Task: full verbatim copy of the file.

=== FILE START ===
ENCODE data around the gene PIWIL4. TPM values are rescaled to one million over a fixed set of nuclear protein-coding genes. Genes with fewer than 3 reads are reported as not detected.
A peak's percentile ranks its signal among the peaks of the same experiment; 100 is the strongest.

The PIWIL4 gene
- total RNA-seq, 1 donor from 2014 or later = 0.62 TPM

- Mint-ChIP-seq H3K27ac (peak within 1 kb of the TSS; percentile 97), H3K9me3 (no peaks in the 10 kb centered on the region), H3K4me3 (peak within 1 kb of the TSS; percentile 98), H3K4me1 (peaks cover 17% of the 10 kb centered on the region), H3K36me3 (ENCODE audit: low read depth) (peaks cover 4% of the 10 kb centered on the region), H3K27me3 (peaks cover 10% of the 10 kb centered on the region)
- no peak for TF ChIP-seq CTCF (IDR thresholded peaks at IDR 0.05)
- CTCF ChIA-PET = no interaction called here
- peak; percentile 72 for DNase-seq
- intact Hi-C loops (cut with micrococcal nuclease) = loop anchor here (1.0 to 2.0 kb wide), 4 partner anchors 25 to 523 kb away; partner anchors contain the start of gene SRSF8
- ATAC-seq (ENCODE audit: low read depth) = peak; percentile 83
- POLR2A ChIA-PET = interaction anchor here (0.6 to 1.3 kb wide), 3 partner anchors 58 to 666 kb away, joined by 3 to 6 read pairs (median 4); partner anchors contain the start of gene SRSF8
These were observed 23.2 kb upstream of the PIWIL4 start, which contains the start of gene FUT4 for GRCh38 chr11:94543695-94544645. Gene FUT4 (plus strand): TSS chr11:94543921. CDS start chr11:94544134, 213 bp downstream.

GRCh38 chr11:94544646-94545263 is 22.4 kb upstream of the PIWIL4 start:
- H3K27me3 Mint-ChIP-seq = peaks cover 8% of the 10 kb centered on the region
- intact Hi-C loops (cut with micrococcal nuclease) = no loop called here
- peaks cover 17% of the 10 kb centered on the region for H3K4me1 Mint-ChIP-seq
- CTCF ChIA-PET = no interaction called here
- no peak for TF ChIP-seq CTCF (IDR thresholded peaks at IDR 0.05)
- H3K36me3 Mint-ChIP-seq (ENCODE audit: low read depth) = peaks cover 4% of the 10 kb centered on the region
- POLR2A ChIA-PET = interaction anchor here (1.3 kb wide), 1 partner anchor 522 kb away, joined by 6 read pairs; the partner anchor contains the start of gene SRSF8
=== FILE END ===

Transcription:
ENCODE data around the gene PIWIL4. TPM values are rescaled to one million over a fixed set of nuclear protein-coding genes. Genes with fewer than 3 reads are reported as not detected.
A peak's percentile ranks its signal among the peaks of the same experiment; 100 is the strongest.

The PIWIL4 gene
- total RNA-seq, 1 donor from 2014 or later = 0.62 TPM

- Mint-ChIP-seq H3K27ac (peak within 1 kb of the TSS; percentile 97), H3K9me3 (no peaks in the 10 kb centered on the region), H3K4me3 (peak within 1 kb of the TSS; percentile 98), H3K4me1 (peaks cover 17% of the 10 kb centered on the region), H3K36me3 (ENCODE audit: low read depth) (peaks cover 4% of the 10 kb centered on the region), H3K27me3 (peaks cover 10% of the 10 kb centered on the region)
- no peak for TF ChIP-seq CTCF (IDR thresholded peaks at IDR 0.05)
- CTCF ChIA-PET = no interaction called here
- peak; percentile 72 for DNase-seq
- intact Hi-C loops (cut with micrococcal nuclease) = loop anchor here (1.0 to 2.0 kb wide), 4 partner anchors 25 to 523 kb away; partner anchors contain the start of gene SRSF8
- ATAC-seq (ENCODE audit: low read depth) = peak; percentile 83
- POLR2A ChIA-PET = interaction anchor here (0.6 to 1.3 kb wide), 3 partner anchors 58 to 666 kb away, joined by 3 to 6 read pairs (median 4); partner anchors contain the start of gene SRSF8
These were observed 23.2 kb upstream of the PIWIL4 start, which contains the start of gene FUT4 for GRCh38 chr11:94543695-94544645. Gene FUT4 (plus strand): TSS chr11:94543921. CDS start chr11:94544134, 213 bp downstream.

GRCh38 chr11:94544646-94545263 is 22.4 kb upstream of the PIWIL4 start:
- H3K27me3 Mint-ChIP-seq = peaks cover 8% of the 10 kb centered on the region
- intact Hi-C loops (cut with micrococcal nuclease) = no loop called here
- peaks cover 17% of the 10 kb centered on the region for H3K4me1 Mint-ChIP-seq
- CTCF ChIA-PET = no interaction called here
- no peak for TF ChIP-seq CTCF (IDR thresholded peaks at IDR 0.05)
- H3K36me3 Mint-ChIP-seq (ENCODE audit: low read depth) = peaks cover 4% of the 10 kb centered on the region
- POLR2A ChIA-PET = interaction anchor here (1.3 kb wide), 1 partner anchor 522 kb away, joined by 6 read pairs; the partner anchor contains the start of gene SRSF8